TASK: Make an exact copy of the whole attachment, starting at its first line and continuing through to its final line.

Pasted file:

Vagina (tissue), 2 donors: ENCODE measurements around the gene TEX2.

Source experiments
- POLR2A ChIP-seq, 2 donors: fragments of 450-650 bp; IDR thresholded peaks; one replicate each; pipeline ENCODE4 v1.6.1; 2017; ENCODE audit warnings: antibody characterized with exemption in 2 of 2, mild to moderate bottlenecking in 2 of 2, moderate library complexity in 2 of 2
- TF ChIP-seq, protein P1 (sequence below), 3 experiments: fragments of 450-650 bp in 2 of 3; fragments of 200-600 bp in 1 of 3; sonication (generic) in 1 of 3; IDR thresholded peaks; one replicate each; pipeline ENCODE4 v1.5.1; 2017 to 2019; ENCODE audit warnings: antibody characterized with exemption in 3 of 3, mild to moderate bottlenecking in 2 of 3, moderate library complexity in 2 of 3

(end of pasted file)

Vagina (tissue), 2 donors: ENCODE measurements around the gene TEX2.

Source experiments
- POLR2A ChIP-seq, 2 donors: fragments of 450-650 bp; IDR thresholded peaks; one replicate each; pipeline ENCODE4 v1.6.1; 2017; ENCODE audit warnings: antibody characterized with exemption in 2 of 2, mild to moderate bottlenecking in 2 of 2, moderate library complexity in 2 of 2
- TF ChIP-seq, protein P1 (sequence below), 3 experiments: fragments of 450-650 bp in 2 of 3; fragments of 200-600 bp in 1 of 3; sonication (generic) in 1 of 3; IDR thresholded peaks; one replicate each; pipeline ENCODE4 v1.5.1; 2017 to 2019; ENCODE audit warnings: antibody characterized with exemption in 3 of 3, mild to moderate bottlenecking in 2 of 3, moderate library complexity in 2 of 3